The Obama administration’s release of secret memos on “enhanced interrogation” techniques is testing the president’s commitment to keep the nation looking forward, not backward.
Today on Capitol Hill, the debate about who – if anyone – should now face prosecution for abuses that critics say could amount to torture continued to gain momentum.
As recently as Monday, the administration's course had seemed clear. To a cheering crowd at the Central Intelligence Agency headquarters in Langley, Va., President Obama said: “You need to know that you’ve got my full support.”
Yet today he suggested that the officials who crafted the memos could still face legal action. The comment comes as Democrats on Capitol Hill – including some who fought for years to release the Bush-era documents – rebuked the president.
Sen. Dianne Feinstein (D) of California urged Mr. Obama to avoid any comment on holding people accountable for “detention and interrogation-related activities” until after the Select Committee on Intelligence, which she chairs, completes a review.
“This study is now under way, and I estimate its completion within the next six to eight months,” she wrote in a letter Monday.
In his comments today, the president gave a nod to a “further accounting” by Congress of how detainees were interrogated. Yet he remained firm on his key point that “we should be looking forward and not backwards.
“I do worry about this getting so politicized that we cannot function effectively, and it hampers our ability to carry out national security operations, he added.
Therefore, if Congress is to investigate, Obama suggested a bipartisan review outside of the hearing process, which can "sometimes break down ... entirely along party lines."
"To the extent that there are independent participants who are above reproach and have credibility – that would probably be a more sensible approach to take," he said.
From the beginning, Obama appeared reluctant to release the memos at all, saying at CIA headquarters Monday that it would have been “very difficult to mount an effective legal defense” to block their release. Much of the information had already leaked into the headlines, he argued.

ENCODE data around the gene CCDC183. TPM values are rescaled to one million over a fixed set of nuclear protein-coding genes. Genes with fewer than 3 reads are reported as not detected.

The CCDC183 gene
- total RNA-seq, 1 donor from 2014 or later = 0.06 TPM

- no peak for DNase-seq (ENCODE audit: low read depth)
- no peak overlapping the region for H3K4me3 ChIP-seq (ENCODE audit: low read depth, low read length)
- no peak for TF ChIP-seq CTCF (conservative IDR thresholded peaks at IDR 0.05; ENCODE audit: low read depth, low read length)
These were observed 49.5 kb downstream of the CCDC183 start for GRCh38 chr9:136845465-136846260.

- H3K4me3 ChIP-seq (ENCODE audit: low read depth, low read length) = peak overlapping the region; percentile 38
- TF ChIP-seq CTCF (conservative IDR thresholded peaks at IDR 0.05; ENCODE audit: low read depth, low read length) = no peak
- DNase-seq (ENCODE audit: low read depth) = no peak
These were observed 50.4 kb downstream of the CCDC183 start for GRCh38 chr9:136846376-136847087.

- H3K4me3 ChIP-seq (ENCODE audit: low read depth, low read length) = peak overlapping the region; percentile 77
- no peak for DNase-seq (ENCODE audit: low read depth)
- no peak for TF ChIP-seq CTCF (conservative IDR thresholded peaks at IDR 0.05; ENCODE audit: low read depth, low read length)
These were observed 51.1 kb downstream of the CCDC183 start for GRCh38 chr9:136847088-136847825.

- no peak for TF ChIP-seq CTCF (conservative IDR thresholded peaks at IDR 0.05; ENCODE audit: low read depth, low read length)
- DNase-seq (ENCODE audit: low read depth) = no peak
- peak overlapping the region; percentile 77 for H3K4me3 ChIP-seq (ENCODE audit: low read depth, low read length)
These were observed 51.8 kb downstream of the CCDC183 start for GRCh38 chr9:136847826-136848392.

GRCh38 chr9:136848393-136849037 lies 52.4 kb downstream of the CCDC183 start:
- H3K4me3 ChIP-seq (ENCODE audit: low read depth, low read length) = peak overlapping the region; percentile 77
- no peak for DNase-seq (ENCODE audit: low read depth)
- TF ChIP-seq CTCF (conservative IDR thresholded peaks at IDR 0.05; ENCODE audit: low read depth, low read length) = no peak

“I have fought to protect the integrity of classified information in the past, and I will do so in the future,” the president said in Langley. “There is nothing more important than protecting the identities of CIA officers.”
Speaking Sunday on ABC’s “This Week,” White House Chief of Staff Rahm Emanuel went so far as to suggest that "those who devised the policy … should not be prosecuted either.”
“I would simply say that … his general posture is to look forward, and that at the same time, nobody is above the law,” he said.
Meanwhile, Republicans on Capitol Hill stepped up their criticism. “It's important to remember, from 9/11 until the end of the Bush administration, not another single attack on the US homeland,” said Senate Republican leader Mitch McConnell of Kentucky. “We were obviously doing something right.”
He added: “To the extent that the president wants to alter the fundamental policies that have kept us safe for the last eight years since 9/11, it's a matter of some concern.”
In response, Democrats say that the nation is just beginning to understand what went on during this period and further investigation is essential.
Vice President Dick Cheney recently called to release other classified memos that show the value of "enhanced interrogation" techniques.
"I'd be interested in seeing those, too, because the Bush administration has spoken over and over and over again about the value of the information they have received from these interrogations," Senator Whitehouse added. "I've got a pretty good window on this on the intelligence committee, but I've never seen any information that connects those dots."